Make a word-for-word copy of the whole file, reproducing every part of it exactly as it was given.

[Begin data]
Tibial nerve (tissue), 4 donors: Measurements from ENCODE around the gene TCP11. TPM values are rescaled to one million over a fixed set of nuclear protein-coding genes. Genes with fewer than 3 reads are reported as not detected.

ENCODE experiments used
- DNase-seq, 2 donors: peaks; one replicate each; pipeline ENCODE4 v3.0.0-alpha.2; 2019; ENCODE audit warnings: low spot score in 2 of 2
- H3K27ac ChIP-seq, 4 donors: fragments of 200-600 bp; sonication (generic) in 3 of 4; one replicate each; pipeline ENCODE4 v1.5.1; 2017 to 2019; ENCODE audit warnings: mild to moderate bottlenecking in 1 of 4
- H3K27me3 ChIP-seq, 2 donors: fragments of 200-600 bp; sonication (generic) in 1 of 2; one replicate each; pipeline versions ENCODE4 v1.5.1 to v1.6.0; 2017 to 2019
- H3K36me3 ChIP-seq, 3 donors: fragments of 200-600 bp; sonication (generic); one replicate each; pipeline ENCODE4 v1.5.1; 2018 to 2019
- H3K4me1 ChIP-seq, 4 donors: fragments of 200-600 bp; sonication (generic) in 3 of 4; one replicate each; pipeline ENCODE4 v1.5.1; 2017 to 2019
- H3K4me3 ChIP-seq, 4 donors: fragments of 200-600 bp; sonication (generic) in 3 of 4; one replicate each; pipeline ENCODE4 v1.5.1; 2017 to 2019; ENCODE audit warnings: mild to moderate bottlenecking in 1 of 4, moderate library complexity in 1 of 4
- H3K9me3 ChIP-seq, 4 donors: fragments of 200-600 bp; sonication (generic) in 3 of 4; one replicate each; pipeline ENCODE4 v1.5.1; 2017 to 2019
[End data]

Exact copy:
Tibial nerve (tissue), 4 donors: Measurements from ENCODE around the gene TCP11. TPM values are rescaled to one million over a fixed set of nuclear protein-coding genes. Genes with fewer than 3 reads are reported as not detected.

ENCODE experiments used
- DNase-seq, 2 donors: peaks; one replicate each; pipeline ENCODE4 v3.0.0-alpha.2; 2019; ENCODE audit warnings: low spot score in 2 of 2
- H3K27ac ChIP-seq, 4 donors: fragments of 200-600 bp; sonication (generic) in 3 of 4; one replicate each; pipeline ENCODE4 v1.5.1; 2017 to 2019; ENCODE audit warnings: mild to moderate bottlenecking in 1 of 4
- H3K27me3 ChIP-seq, 2 donors: fragments of 200-600 bp; sonication (generic) in 1 of 2; one replicate each; pipeline versions ENCODE4 v1.5.1 to v1.6.0; 2017 to 2019
- H3K36me3 ChIP-seq, 3 donors: fragments of 200-600 bp; sonication (generic); one replicate each; pipeline ENCODE4 v1.5.1; 2018 to 2019
- H3K4me1 ChIP-seq, 4 donors: fragments of 200-600 bp; sonication (generic) in 3 of 4; one replicate each; pipeline ENCODE4 v1.5.1; 2017 to 2019
- H3K4me3 ChIP-seq, 4 donors: fragments of 200-600 bp; sonication (generic) in 3 of 4; one replicate each; pipeline ENCODE4 v1.5.1; 2017 to 2019; ENCODE audit warnings: mild to moderate bottlenecking in 1 of 4, moderate library complexity in 1 of 4
- H3K9me3 ChIP-seq, 4 donors: fragments of 200-600 bp; sonication (generic) in 3 of 4; one replicate each; pipeline ENCODE4 v1.5.1; 2017 to 2019